A Political Storm at Stormont: Northern Irish Assembly Elections


Today, Northern Irish Assembly Elections have taken place. However, voters may be suffering from election fatigue for the last Assembly Election was a mere ten months ago. While that was a scheduled election, this latest round of voting was triggered by a profound collapse in the power-sharing process between the lead unionist party, the Democratic Unionist Party (DUP), and its Irish nationalist counterpart, Sinn Fein.

As part of the Good Friday Agreement of 1998, which set up the system of Northern Irish power-sharing government, the positions of First Minister of Northern Ireland and Deputy Minister are interlocking. In other words, should one of the holders of the two positions resign and the party to which they belong not nominate a replacement in the allotted time period, Assembly elections are called by the UK government’s Secretary of State for Northern Ireland.

This is precisely what happened in January when Martin McGuinness, the then leader of Sinn Fein, resigned as Deputy First Minister and his party proceeded to offer no replacement.

Ostensibly, McGuinness resigned due to DUP leader and Northern Irish First Minister, Arlene Foster, refusing to temporarily stand down while an investigation was carried out into green energy scheme, the Renewable Heat Incentive (RHI). Summarising this, Foster was as Minister for Trade in 2012, responsible for overseeing implementation of this initiative designed to increase consumption of heat from renewable sources in Northern Ireland. A whistleblower and an investigation into the scheme in February 2016 following a recent surge in demand, exposed its financial and administrative shortcomings. It has been nicknamed the ‘cash-for-ash’ scandal, with it projected to exceed its original budget by £490 million.

In reality, though, the RHI scandal was merely the coup de grâce to the survival of the power-sharing government between the DUP and Sinn Fein, as the rancour between the two parties was already heated following disagreement over a number of major issues.

Firstly, Northern Ireland remains the only nation in the UK to have not legislated for same-sex marriage. The attempted passing of it in the Assembly in 2015 resulted in the unusual situation of a marginal majority in favour, including the predominantly Catholic-supported Sinn Fein, but the predominantly Protestant-supported DUP helping block it. Brexit saw further divisions emerge with the DUP campaigning for leaving the EU while Sinn Fein were firmly pro-Remain. In the end, Northern Ireland overall voted to Remain, but the DUP do not see this as meriting pushing for continued membership of the single market. Finally, a recent initial plan by the DUP to cancel funding for an Irish language bursary provoked a strong reaction from nationalist Sinn Fein.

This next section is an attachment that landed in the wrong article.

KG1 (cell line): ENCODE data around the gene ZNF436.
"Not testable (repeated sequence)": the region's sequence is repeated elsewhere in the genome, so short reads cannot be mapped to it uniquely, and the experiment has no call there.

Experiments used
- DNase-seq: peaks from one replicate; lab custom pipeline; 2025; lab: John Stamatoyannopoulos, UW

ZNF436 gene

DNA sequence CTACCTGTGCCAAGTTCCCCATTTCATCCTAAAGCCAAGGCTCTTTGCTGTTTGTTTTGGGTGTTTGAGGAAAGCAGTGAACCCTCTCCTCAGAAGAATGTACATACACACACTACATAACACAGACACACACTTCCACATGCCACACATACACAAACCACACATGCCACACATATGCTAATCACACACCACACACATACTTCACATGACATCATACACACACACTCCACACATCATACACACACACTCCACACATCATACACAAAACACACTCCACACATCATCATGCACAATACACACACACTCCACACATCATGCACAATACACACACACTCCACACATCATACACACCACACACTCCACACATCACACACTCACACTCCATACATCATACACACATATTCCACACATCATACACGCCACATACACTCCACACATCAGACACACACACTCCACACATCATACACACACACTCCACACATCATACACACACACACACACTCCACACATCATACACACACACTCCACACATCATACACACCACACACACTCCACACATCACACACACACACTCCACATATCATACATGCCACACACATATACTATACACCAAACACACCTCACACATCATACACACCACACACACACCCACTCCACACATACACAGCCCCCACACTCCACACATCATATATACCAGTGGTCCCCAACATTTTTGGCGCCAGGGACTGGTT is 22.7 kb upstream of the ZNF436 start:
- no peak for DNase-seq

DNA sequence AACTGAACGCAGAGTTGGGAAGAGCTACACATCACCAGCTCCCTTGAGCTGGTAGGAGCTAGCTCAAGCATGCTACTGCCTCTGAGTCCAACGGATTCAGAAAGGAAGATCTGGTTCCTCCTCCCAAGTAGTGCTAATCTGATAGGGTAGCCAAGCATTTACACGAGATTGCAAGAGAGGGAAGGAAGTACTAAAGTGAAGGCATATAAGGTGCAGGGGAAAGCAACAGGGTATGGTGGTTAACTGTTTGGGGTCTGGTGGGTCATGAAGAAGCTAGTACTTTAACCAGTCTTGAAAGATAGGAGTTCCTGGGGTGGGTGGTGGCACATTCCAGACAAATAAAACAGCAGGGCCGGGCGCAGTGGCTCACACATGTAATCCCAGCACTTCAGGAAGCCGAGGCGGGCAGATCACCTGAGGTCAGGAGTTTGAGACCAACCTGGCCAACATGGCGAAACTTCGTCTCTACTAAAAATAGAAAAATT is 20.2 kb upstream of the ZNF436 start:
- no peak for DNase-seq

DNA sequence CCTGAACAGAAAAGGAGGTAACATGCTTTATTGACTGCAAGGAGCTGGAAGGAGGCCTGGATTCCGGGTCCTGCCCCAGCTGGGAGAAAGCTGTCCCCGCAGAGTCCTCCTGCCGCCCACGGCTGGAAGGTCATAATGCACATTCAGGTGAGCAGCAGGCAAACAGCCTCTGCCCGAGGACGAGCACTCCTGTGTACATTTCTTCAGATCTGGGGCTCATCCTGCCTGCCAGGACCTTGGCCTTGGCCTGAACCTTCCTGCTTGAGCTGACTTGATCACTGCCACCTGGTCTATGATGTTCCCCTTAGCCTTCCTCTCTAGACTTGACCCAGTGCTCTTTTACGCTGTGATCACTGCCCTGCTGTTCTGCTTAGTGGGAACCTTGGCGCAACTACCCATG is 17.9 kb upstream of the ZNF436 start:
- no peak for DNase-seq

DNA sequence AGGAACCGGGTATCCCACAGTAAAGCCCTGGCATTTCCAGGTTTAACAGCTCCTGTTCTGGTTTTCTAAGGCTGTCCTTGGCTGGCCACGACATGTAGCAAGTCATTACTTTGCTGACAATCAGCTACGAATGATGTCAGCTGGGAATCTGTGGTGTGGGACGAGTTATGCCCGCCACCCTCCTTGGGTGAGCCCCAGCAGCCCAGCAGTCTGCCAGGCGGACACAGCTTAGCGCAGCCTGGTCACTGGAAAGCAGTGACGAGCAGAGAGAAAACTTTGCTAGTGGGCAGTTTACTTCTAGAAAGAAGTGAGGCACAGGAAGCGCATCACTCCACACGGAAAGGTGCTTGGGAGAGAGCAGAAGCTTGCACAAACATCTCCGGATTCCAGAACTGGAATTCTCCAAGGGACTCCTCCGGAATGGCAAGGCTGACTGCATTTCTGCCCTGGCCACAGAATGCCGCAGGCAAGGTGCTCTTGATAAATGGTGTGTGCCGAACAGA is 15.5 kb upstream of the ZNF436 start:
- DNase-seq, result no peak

Sadly, and perhaps inevitably due to the generally combative nature of electoral campaigns, conciliatory rhetoric has not been to the fore of late between Sinn Fein and the DUP. Commenting on Sinn Fein’s central manifesto demand of an Irish Language Act, Foster rejected this, commenting that ‘If you feed a crocodile, it will keep coming back for more’. Gerry Adams, President of Sinn Fein, retorted ‘see you later, alligator’, while DUP MP Sammy Wilson, when asked whether he agreed with the caption on a Belfast mural of ‘IRA-Sinn Fein-ISIS, no difference’, replied ‘I do. Yes of course I do’.

The junior unionist and nationalist parties, the Ulster Unionist Party (UUP) and Social Democratic and Labour Party (SDLP) respectively, as well as the neutral Alliance Party, have all called for greater cross-community cooperation. SDLP leader, Colum Eastwood, has warned that ‘it is the very idea of power-sharing in the North, which is now at risk’, while his UUP counterpart, Mike Nesbitt, took the unprecedented step of confirming his second preference vote would go to the SDLP.

The complicated Good Friday Agreement, designed to prevent any one side of unionists and nationalists feeling disadvantaged, may well be revised soon. Currently, most votes in the Assembly require what is known as a ‘parallel majority’, ensuring strong nationalist and unionist support for a measure. This cross-community voting system applies to votes on some matters as an obligatory rule, but can also be prompted on any vote by so-called ‘petitions of concern’, a tactic the DUP deployed when blocking same-sex marriage. Smaller parties, like Alliance, want this to be removed and a simple ‘supermajority’ of MLAs, regardless of their unionist/nationalist position, required for legislation to pass. Meanwhile, Arlene Foster has stated during the election campaign that she would like to scrap the ‘petition of concern’ as well.

The election is based on the proportional single transferable vote (STV) electoral system. Current polling places the DUP and Sinn Fein, the latter now led by Michelle O’Neill, on level pegging, some way ahead of the other parties. If this proves correct on polling day, Northern Ireland will be heading for a decidedly uncertain period of negotiations to form a new executive. If no agreement is reached between the two largest parties within 3 weeks, direct rule from Westminster will become a distinct possibility.

The Northern Irish Assembly’s teetering on the brink of collapse is made all the more desperate a situation by Brexit, for as the prospect of passport controls on the border with Ireland looms ever larger, now more than ever is the Assembly’s voice needed.


Editor 2018-19 | International Editor 2017/18. Final year Modern History and Politics student from Bedford. Drinks far too much tea for his own good.

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